**Sausage: This hearty dish works best with a spicy, coarse-textured sausage with Sicilian or at least Italian seasonings. If you can’t get sausage of this kind, then I’d recommend adding a touch of chili pepper, fennel and oregano to a plainer sausage.
***Cheese: Provolone works very well in this recipe — the picante version especially. It has just the right body and flavour to mix perfectly into this dish, so nothing is lost if you can’t find caciocavallo.
Serves 4-6 as a main course, or 8 as a first course
- 250g (8-9 ounces) dried anelli pasta — or use ziti, penne, or others suggested above*
For the ragu sauce:
- 450-500g (1 pound to 1 pound 2 ounces) Sicilian or other Italian sausage meat, or a combination of ground beef or veal and pork (see notes above **)
- 2 tablespoons olive oil for browning the meat and vegetables
- Optional:1 teaspoon fennel seed if not using Italian/Sicilian sausage
- 115g (1 cup) onion, finely chopped – about 1 medium onion
- 115g (1 cup) sweet red pepper, finely chopped – about 1 medium pepper
- 20g (1 rounded tablespoons) minced garlic: about 6 garlic cloves
- 125ml gutsy red wine (½ cup) (Sicilian Nero D’Avola is ideal, or something like a Shiraz, Zinfandel, Merlot, or Argentinian Malbec
- 700ml tomato passata (about 27 ounces, or 2¾ cups)
- 130g (1/2 cup) sundried tomato paste OR 2 tablespoons rich Sicilian tomato concentrate (OR 1 tablespoon regular tomato paste)
- 1 teaspoon dried oregano (ideally wild mountain oregano from Italy)
- 1 teaspoon flaky sea salt if using seasoned sausage meat, or 2 teaspoons flaky sea salt if using minced beef, veal or pork. (If using regular pouring salt, use half as much.)
For the aubergine:
- 500g (1 pound 2 ounces) aubergine, cut into 3cm (1-inch) cubes (buy about 50-75g more to allow for topping and tailing)
- 1 teaspoon flaky Maldon sea salt (or half that amount of regular pouring salt)
- 4 tablespoons olive oil for frying the aubergine
***The cheeses you’ll need:
- 200g (7 ounces) caciocavallo or provolone picante cheese, cut into 2cm cubes (a little over ½-inch)
- 60g (2 ounces) Parmesan: 30g (1 ounce) each for the béchamel, and to grate over the casserole before baking
- plus extra Parmesan for serving at table
For the béchamel:
- 30g unsalted butter (2 tablespoons)
- 30g plain flour (3 tablespoons unsifted all-purpose flour)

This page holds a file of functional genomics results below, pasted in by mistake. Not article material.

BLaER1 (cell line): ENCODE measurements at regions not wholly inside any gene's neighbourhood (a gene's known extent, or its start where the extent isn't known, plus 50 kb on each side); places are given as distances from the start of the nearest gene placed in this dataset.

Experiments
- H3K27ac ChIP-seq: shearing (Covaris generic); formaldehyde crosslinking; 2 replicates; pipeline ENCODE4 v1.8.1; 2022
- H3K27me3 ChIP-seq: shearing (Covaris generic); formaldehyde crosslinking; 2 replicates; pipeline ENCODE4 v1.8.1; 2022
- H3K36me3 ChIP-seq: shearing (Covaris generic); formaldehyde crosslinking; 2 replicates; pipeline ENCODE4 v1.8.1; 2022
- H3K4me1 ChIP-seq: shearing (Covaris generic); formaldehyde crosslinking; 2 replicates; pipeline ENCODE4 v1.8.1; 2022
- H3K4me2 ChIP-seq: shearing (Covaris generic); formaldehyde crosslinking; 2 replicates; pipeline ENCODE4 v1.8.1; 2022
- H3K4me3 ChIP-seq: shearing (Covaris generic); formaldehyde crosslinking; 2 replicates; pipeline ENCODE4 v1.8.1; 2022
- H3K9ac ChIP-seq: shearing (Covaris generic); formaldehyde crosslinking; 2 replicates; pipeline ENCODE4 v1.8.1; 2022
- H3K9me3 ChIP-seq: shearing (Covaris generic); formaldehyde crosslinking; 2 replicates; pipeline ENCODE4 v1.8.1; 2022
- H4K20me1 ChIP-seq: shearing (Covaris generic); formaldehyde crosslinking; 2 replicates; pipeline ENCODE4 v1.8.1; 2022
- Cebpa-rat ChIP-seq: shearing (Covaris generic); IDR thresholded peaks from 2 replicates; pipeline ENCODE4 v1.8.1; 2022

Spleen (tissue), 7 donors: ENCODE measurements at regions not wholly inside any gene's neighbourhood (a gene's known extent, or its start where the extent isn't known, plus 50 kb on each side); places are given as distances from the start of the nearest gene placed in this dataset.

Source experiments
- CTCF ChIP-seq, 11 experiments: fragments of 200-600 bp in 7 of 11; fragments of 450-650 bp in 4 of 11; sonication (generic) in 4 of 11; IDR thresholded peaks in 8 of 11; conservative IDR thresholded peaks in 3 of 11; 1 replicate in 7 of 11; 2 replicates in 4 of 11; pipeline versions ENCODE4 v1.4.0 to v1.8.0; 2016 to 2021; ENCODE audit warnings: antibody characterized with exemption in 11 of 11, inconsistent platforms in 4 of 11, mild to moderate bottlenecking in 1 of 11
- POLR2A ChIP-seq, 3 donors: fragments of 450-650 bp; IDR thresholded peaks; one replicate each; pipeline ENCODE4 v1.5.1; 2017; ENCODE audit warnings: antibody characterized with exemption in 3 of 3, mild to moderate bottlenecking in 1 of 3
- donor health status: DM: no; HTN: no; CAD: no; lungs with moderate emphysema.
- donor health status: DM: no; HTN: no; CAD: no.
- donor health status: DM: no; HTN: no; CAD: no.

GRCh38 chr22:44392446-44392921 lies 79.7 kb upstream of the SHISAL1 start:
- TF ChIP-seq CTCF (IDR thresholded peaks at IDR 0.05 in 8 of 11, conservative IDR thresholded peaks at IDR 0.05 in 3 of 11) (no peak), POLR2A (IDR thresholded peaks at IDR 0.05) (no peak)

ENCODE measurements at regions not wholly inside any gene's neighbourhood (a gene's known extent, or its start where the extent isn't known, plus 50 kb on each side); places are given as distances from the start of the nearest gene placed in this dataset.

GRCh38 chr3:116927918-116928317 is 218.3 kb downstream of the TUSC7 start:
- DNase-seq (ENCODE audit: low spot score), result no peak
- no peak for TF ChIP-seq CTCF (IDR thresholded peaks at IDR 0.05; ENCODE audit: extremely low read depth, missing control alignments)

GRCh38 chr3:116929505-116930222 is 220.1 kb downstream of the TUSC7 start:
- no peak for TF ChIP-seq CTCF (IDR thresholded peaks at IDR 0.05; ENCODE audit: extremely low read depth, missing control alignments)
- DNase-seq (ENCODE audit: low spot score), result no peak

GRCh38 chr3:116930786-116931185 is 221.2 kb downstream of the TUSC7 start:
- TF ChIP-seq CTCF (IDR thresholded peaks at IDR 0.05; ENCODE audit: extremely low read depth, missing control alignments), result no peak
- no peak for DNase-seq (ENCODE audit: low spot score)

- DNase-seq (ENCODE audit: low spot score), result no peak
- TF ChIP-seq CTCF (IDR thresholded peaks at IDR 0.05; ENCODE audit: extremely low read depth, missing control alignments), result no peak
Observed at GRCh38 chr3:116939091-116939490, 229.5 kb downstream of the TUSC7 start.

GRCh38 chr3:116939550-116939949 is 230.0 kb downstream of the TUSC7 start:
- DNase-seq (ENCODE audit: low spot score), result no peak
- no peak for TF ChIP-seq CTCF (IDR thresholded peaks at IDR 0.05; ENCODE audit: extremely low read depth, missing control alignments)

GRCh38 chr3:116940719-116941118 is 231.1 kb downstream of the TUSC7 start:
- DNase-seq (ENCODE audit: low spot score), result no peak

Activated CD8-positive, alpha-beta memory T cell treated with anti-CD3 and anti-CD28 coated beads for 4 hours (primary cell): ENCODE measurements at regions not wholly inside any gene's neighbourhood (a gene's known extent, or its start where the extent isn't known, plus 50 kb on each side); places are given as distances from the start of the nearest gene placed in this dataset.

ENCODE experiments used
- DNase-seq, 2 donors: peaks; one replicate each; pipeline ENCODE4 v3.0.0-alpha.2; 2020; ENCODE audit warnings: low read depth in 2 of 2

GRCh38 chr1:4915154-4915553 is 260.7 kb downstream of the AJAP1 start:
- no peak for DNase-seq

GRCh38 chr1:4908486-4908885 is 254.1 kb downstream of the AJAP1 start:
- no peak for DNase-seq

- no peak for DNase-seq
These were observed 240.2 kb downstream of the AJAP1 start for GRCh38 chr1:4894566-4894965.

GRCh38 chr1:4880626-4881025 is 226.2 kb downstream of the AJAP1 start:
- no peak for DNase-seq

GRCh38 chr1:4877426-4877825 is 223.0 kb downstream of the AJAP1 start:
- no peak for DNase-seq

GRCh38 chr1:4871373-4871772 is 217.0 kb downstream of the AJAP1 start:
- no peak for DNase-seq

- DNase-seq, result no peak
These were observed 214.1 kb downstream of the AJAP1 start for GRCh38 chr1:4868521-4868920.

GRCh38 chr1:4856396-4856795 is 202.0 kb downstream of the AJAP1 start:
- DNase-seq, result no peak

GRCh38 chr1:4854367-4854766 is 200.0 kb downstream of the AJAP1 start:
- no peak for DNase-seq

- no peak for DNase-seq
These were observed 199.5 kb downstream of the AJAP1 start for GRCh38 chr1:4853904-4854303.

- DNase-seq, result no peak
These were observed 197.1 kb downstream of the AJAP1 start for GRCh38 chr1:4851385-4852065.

- 500ml (2 cups) whole milk
- 2 bay leaves
- 4-6 gratings of nutmeg (or a pinch of ready-ground)
- ¾ teaspoon flaky sea-salt, or ¼ teaspoon cooking salt
- 30g (1 ounce) grated Parmesan (as listed under cheeses, above)
- Toss the aubergine pieces with 1 teaspoon flaky sea salt, or half that amount of regular salt, and place them in a colander to drain while you tend to the ragu. The salt will draw out some of their liquid, which will allow the pieces to brown without absorbing an excess of oil.
- Turn your attention to the ragu: Heat a large, deep saucepan or Dutch oven over medium heat, and add 2 tablespoons olive oil. Break up the meat and add it to the pan (if you are using sausages, squeeze the meat out of their casings and discard the skins). Allow the meat to cook through and take on some brown colour, stirring occasionally to break up the meat into pieces a little smaller than bite-sized (about 10-15 minutes). If you’re not using Italian/Sicilian sausage, add the fennel seeds towards the end of the browning process so the seeds have about 1 minute over the heat with the meat. When the meat is done, remove it to another dish for now; DON’T wash the pan.
- Add the chopped onion and pepper to the same pan you used to brown the meat, and add another tablespoon of olive oil if the pan is dry. Cover the pan for about 2 minutes to sweat the vegetables and help the caramelisation on the bottom of the pan to dissolve into them. Remove the lid and continue to cook the vegetables for another 3 minutes, or until the onion is translucent. Add the garlic, and give it another minute until fragrant, stirring frequently.
- Put the cooked meat and its juices back into the pan with the onion, pepper and garlic, and immediately add the wine, and allow most of the liquid to cook off.